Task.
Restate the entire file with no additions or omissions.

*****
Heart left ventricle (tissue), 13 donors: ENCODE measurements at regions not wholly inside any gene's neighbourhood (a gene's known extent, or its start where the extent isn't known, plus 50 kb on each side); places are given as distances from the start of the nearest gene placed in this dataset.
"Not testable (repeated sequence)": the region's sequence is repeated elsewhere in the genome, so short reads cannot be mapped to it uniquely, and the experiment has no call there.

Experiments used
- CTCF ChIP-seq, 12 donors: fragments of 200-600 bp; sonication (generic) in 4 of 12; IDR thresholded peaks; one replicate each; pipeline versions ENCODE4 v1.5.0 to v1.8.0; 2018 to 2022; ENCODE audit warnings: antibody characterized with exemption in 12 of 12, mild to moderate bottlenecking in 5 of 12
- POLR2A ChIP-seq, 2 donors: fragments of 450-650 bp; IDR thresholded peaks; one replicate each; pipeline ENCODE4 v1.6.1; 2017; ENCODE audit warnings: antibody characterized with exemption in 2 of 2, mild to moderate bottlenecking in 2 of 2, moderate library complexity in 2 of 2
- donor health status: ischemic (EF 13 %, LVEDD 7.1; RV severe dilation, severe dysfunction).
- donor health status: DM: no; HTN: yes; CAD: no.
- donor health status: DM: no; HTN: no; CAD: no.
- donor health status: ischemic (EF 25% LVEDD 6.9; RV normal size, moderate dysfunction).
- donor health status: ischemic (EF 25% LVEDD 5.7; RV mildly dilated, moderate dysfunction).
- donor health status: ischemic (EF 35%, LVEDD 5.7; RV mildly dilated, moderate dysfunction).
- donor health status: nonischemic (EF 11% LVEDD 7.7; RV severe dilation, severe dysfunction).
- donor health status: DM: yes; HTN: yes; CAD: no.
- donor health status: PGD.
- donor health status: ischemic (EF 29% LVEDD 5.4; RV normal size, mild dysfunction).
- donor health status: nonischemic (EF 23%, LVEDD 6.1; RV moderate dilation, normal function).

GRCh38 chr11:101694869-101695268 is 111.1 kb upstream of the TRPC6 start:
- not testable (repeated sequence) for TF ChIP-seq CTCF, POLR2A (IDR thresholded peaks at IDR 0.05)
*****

Heart left ventricle (tissue), 13 donors: ENCODE measurements at regions not wholly inside any gene's neighbourhood (a gene's known extent, or its start where the extent isn't known, plus 50 kb on each side); places are given as distances from the start of the nearest gene placed in this dataset.
"Not testable (repeated sequence)": the region's sequence is repeated elsewhere in the genome, so short reads cannot be mapped to it uniquely, and the experiment has no call there.

Experiments used
- CTCF ChIP-seq, 12 donors: fragments of 200-600 bp; sonication (generic) in 4 of 12; IDR thresholded peaks; one replicate each; pipeline versions ENCODE4 v1.5.0 to v1.8.0; 2018 to 2022; ENCODE audit warnings: antibody characterized with exemption in 12 of 12, mild to moderate bottlenecking in 5 of 12
- POLR2A ChIP-seq, 2 donors: fragments of 450-650 bp; IDR thresholded peaks; one replicate each; pipeline ENCODE4 v1.6.1; 2017; ENCODE audit warnings: antibody characterized with exemption in 2 of 2, mild to moderate bottlenecking in 2 of 2, moderate library complexity in 2 of 2
- donor health status: ischemic (EF 13 %, LVEDD 7.1; RV severe dilation, severe dysfunction).
- donor health status: DM: no; HTN: yes; CAD: no.
- donor health status: DM: no; HTN: no; CAD: no.
- donor health status: ischemic (EF 25% LVEDD 6.9; RV normal size, moderate dysfunction).
- donor health status: ischemic (EF 25% LVEDD 5.7; RV mildly dilated, moderate dysfunction).
- donor health status: ischemic (EF 35%, LVEDD 5.7; RV mildly dilated, moderate dysfunction).
- donor health status: nonischemic (EF 11% LVEDD 7.7; RV severe dilation, severe dysfunction).
- donor health status: DM: yes; HTN: yes; CAD: no.
- donor health status: PGD.
- donor health status: ischemic (EF 29% LVEDD 5.4; RV normal size, mild dysfunction).
- donor health status: nonischemic (EF 23%, LVEDD 6.1; RV moderate dilation, normal function).

GRCh38 chr11:101694869-101695268 is 111.1 kb upstream of the TRPC6 start:
- not testable (repeated sequence) for TF ChIP-seq CTCF, POLR2A (IDR thresholded peaks at IDR 0.05)